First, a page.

The Fundamentals of Sudden Cardiac Arrest
SCA or “sudden cardiac arrest” is the third leading cause of death in the US, killing more than 325,000 each year. That’s more than breast cancer, lung cancer, and HIV/AIDS combined. Yet, many are not familiar with this life-threatening emergency.
The heart’s electrical system controls the heartbeat. When this system fails, it can trigger a dangerously fast heartbeat which causes the heart to quiver or shake. This prevents the heart from pumping blood to the body and brain. Without treatment, death occurs in minutes. This is known as sudden cardiac death (SCD).
Many people confuse SCA with a heart attack, but they are not the same. A heart attack occurs when a blockage stops blood flow to a part or parts of the heart causing damage to the heart muscle. When a person suffers a heart attack, they typically experience warning signs or symptoms – like chest pain or nausea. Usually, the victim will be awake and can call for help because their heart is still beating. In contrast, a victim of SCA will suddenly pass out and lose consciousness because the heart stops beating effectively. Additionally, SCA victims typically do not experience warning signs or symptoms.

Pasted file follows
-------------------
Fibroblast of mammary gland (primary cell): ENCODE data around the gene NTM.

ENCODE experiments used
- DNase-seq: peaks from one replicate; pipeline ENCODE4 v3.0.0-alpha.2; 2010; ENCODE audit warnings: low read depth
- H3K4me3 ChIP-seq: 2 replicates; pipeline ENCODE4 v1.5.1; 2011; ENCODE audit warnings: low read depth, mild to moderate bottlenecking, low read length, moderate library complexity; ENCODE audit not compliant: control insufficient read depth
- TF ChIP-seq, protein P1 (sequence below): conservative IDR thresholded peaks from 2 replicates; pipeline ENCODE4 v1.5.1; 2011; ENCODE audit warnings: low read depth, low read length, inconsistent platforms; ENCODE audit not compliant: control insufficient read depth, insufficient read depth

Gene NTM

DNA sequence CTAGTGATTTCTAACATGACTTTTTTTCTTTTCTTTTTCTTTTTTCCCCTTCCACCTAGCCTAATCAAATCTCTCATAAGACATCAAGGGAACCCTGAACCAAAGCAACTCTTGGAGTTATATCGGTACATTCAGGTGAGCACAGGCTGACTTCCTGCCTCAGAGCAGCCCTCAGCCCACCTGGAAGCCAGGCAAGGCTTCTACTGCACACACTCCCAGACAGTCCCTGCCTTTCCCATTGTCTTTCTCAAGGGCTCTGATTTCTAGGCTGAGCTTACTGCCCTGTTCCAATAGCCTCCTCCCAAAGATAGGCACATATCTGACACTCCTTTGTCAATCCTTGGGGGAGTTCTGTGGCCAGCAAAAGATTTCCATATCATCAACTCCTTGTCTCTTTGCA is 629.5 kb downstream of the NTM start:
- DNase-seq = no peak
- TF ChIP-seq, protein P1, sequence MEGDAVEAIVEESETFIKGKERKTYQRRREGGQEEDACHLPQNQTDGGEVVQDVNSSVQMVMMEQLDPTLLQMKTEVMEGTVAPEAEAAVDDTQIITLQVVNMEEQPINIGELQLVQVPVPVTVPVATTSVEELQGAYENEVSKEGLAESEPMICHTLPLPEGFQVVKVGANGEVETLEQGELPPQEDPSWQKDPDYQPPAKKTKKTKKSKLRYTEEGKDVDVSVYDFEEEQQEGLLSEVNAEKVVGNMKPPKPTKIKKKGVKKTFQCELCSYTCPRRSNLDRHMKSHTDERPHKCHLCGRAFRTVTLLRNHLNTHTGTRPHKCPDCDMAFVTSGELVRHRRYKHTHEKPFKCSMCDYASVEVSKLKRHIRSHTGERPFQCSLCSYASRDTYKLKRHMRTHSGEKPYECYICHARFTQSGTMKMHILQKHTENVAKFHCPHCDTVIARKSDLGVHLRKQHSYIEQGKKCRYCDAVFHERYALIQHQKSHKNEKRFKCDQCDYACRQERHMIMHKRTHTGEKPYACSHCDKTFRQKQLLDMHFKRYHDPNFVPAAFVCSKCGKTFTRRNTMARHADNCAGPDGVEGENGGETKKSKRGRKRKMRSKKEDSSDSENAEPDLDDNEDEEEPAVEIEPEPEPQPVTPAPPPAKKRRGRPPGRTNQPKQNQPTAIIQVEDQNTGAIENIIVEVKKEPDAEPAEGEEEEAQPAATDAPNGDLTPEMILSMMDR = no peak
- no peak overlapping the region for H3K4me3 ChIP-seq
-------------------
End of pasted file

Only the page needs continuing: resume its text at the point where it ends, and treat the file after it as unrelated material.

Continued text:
Certain people are at an increased risk of experiencing SCA. You may be at higher risk if you have or experience one of the following: a low ejection fraction (EF) or weak heart muscle, prior heart attack, heart failure, family history of SCD, or viral infection in the heart. Other risk factors include high blood pressure, diabetes, obesity, smoking, and high cholesterol.
If a person experiences sudden cardiac arrest, it is imperative they immediately receive treatment. For every minute that passes, survival odds decrease by 10%. If a bystander is nearby, they should call 911 and perform CPR until emergency personnel arrive. They should also use an automated external defibrillator (AED), if available. Defibrillation – a controlled electric shock to the heart – is the most effective treatment for a life-threatening rapid heart rhythm.
In many cases, SCA is the first sign of a problem with the heart. However, there are certain heart patients who are known to be at an increased risk for SCA. For these individuals, a wearable defibrillator, ZOLL LifeVest, could provide a constant safeguard against sudden cardiac death without bystander intervention.
ZOLL LifeVest is a wearable cardioverter defibrillator (WCD) worn by patients at risk for SCA. When worn as directed, the device can provide a constant safeguard against SCD. ZOLL LifeVest is designed to detect life-threatening rapid heart rhythms and automatically deliver a treatment shock to restore normal rhythm. With ZOLL LifeVest, a person can return to most daily activities with the peace of mind that they have protection from SCD.